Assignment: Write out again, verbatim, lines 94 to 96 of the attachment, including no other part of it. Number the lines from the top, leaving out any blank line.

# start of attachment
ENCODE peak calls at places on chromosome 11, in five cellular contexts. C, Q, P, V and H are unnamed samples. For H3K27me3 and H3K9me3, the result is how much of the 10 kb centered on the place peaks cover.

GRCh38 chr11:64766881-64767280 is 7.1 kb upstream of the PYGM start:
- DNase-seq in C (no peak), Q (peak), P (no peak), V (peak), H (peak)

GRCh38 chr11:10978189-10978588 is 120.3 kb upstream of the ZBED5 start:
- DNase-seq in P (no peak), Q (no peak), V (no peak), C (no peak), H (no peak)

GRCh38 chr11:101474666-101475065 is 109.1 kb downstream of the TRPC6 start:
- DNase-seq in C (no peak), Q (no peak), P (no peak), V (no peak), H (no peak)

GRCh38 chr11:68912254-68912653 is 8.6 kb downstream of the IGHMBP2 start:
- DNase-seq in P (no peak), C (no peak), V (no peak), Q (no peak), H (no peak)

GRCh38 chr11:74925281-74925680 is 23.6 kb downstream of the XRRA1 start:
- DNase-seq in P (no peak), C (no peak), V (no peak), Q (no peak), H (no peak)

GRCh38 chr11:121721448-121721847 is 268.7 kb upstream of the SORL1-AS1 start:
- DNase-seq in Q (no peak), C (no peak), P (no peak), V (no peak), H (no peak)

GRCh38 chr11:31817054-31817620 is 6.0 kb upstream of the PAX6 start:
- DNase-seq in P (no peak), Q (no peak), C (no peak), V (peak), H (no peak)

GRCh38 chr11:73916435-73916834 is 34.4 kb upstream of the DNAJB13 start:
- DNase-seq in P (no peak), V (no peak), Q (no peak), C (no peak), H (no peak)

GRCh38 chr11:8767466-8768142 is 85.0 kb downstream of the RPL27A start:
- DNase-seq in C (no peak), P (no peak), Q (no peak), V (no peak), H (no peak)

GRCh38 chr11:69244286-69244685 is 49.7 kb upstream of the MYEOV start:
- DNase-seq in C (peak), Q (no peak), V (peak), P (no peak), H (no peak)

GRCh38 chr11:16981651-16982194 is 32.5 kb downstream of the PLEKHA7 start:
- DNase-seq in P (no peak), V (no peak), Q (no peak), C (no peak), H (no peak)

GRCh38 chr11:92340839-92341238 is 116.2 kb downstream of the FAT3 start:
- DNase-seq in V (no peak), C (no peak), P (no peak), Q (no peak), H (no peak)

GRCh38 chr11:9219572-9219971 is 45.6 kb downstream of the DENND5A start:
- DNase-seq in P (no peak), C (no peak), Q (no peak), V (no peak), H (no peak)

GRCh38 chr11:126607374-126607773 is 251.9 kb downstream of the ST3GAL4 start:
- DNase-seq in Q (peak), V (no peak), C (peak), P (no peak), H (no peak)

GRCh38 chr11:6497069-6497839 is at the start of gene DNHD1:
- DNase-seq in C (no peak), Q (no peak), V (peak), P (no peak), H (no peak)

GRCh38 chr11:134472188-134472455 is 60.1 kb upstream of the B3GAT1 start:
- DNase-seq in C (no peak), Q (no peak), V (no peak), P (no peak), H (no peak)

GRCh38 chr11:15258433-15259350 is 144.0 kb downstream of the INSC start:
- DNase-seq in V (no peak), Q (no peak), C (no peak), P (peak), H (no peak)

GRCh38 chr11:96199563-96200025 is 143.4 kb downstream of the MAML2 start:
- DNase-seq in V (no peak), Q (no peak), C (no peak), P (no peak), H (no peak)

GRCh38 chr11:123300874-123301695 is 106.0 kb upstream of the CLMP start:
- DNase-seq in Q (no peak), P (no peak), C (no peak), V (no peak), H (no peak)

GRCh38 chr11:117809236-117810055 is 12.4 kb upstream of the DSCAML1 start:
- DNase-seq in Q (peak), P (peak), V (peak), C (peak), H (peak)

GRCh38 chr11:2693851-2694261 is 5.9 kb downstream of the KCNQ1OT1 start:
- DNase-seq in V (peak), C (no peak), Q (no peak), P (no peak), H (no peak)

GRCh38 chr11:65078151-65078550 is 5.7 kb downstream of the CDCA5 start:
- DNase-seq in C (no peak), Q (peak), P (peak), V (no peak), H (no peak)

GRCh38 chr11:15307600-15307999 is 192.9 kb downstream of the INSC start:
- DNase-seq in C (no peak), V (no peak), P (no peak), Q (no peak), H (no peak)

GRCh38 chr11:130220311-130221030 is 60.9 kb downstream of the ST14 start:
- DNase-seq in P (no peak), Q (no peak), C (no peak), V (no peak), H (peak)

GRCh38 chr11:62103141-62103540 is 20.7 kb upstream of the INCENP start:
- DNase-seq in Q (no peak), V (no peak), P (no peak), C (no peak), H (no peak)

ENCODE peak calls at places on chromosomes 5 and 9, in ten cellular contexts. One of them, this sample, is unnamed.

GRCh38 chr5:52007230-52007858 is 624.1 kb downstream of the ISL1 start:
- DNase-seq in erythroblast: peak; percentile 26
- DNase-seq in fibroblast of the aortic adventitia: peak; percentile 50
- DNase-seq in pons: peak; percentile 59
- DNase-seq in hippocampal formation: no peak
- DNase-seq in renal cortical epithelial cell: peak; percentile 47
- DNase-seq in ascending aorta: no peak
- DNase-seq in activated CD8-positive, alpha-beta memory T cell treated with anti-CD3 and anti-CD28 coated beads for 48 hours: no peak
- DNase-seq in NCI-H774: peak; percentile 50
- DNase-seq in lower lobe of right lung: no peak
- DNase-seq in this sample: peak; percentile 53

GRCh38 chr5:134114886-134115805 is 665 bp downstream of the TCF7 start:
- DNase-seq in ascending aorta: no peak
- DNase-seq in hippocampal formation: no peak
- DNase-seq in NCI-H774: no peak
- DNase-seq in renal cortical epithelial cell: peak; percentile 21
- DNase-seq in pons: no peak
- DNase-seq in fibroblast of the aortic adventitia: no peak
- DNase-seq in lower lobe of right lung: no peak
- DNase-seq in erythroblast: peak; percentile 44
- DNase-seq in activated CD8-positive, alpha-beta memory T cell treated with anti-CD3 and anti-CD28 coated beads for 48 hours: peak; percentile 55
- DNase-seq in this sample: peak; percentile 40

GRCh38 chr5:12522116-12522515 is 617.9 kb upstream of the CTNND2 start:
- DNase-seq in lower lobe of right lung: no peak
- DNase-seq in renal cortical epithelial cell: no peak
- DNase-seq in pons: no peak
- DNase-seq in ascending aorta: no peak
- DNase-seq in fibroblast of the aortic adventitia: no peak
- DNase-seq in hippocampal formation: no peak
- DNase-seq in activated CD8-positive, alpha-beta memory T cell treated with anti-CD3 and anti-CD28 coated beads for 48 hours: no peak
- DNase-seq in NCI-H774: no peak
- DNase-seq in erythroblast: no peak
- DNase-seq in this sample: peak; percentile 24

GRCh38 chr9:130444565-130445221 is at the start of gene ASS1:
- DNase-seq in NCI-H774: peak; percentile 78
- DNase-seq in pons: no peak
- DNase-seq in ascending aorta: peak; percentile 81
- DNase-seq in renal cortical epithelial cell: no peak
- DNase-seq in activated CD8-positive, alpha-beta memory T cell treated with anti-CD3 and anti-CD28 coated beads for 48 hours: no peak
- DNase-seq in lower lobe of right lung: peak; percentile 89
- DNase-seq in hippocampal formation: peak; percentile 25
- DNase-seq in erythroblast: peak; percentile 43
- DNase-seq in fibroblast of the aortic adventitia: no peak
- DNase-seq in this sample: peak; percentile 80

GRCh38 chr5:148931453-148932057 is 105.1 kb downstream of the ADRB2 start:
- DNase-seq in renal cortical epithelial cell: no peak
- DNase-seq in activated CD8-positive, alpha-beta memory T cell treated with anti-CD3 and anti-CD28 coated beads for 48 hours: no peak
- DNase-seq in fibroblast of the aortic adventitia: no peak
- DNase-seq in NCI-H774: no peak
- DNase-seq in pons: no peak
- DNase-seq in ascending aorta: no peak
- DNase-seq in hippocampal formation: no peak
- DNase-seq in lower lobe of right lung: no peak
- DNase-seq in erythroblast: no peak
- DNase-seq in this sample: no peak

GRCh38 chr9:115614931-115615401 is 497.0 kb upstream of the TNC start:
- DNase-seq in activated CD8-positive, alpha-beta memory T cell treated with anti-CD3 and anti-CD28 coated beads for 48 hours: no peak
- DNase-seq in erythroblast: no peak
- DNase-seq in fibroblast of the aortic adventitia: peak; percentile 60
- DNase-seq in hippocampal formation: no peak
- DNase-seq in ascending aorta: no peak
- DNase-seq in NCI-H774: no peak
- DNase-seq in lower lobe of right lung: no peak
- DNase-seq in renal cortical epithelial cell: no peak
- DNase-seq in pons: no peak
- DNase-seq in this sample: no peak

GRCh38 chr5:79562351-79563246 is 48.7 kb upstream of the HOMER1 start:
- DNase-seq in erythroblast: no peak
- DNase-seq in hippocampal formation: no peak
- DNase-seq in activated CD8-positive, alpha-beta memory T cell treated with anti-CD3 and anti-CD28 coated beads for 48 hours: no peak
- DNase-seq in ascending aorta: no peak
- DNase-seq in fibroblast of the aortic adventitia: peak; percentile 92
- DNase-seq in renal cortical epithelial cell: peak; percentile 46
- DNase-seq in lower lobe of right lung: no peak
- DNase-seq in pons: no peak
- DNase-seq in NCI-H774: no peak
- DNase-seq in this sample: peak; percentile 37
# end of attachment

- DNase-seq in erythroblast: peak; percentile 43
- DNase-seq in fibroblast of the aortic adventitia: no peak
- DNase-seq in this sample: peak; percentile 80